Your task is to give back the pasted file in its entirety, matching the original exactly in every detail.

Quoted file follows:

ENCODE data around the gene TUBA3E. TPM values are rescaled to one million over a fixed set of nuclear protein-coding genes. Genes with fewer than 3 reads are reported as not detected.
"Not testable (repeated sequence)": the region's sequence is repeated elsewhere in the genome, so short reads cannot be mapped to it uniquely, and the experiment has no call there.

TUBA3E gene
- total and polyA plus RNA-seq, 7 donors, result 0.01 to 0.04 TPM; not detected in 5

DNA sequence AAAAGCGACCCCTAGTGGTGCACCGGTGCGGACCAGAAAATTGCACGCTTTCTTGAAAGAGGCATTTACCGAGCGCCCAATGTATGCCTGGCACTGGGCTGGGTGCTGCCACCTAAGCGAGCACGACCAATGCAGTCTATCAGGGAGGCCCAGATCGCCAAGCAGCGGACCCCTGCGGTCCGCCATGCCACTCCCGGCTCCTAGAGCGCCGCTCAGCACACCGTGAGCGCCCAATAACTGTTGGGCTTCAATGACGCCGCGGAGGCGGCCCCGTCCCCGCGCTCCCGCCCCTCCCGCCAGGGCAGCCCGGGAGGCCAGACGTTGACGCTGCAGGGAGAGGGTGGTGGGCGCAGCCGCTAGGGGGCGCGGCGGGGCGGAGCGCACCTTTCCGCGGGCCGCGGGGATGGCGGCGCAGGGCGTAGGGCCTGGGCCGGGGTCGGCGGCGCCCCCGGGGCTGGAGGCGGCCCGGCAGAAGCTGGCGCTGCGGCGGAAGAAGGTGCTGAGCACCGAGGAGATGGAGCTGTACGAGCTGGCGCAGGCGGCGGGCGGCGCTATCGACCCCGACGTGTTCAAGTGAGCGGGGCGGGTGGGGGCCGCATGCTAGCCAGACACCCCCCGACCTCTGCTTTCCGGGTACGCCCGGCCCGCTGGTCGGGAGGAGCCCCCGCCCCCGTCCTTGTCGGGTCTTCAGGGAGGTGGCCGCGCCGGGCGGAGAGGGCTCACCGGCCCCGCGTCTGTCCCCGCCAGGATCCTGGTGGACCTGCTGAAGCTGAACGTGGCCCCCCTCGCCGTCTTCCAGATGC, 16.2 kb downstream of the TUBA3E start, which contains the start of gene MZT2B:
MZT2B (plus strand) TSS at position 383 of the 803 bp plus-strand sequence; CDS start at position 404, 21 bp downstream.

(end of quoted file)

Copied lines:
ENCODE data around the gene TUBA3E. TPM values are rescaled to one million over a fixed set of nuclear protein-coding genes. Genes with fewer than 3 reads are reported as not detected.
"Not testable (repeated sequence)": the region's sequence is repeated elsewhere in the genome, so short reads cannot be mapped to it uniquely, and the experiment has no call there.

TUBA3E gene
- total and polyA plus RNA-seq, 7 donors, result 0.01 to 0.04 TPM; not detected in 5

DNA sequence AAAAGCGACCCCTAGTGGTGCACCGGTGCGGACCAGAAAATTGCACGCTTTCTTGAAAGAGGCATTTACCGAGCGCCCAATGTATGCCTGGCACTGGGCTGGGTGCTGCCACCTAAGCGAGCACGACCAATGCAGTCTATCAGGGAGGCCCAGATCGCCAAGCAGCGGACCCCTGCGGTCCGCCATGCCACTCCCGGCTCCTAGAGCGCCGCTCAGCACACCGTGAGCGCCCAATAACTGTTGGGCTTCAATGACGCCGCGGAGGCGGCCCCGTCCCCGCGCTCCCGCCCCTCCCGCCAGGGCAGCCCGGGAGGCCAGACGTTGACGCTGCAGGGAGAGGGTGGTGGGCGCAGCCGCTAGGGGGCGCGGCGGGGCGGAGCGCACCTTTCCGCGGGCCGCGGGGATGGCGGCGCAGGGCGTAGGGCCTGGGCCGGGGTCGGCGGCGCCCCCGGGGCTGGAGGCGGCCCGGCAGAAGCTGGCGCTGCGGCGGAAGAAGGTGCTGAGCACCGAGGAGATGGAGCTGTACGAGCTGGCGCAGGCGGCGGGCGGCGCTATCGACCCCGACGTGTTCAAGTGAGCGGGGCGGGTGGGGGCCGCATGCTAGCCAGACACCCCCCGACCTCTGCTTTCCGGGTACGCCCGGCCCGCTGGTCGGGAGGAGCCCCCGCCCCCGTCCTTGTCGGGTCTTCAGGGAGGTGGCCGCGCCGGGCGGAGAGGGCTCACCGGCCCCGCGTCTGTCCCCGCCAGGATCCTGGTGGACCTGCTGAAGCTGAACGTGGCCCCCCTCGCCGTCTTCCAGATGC, 16.2 kb downstream of the TUBA3E start, which contains the start of gene MZT2B:
MZT2B (plus strand) TSS at position 383 of the 803 bp plus-strand sequence; CDS start at position 404, 21 bp downstream.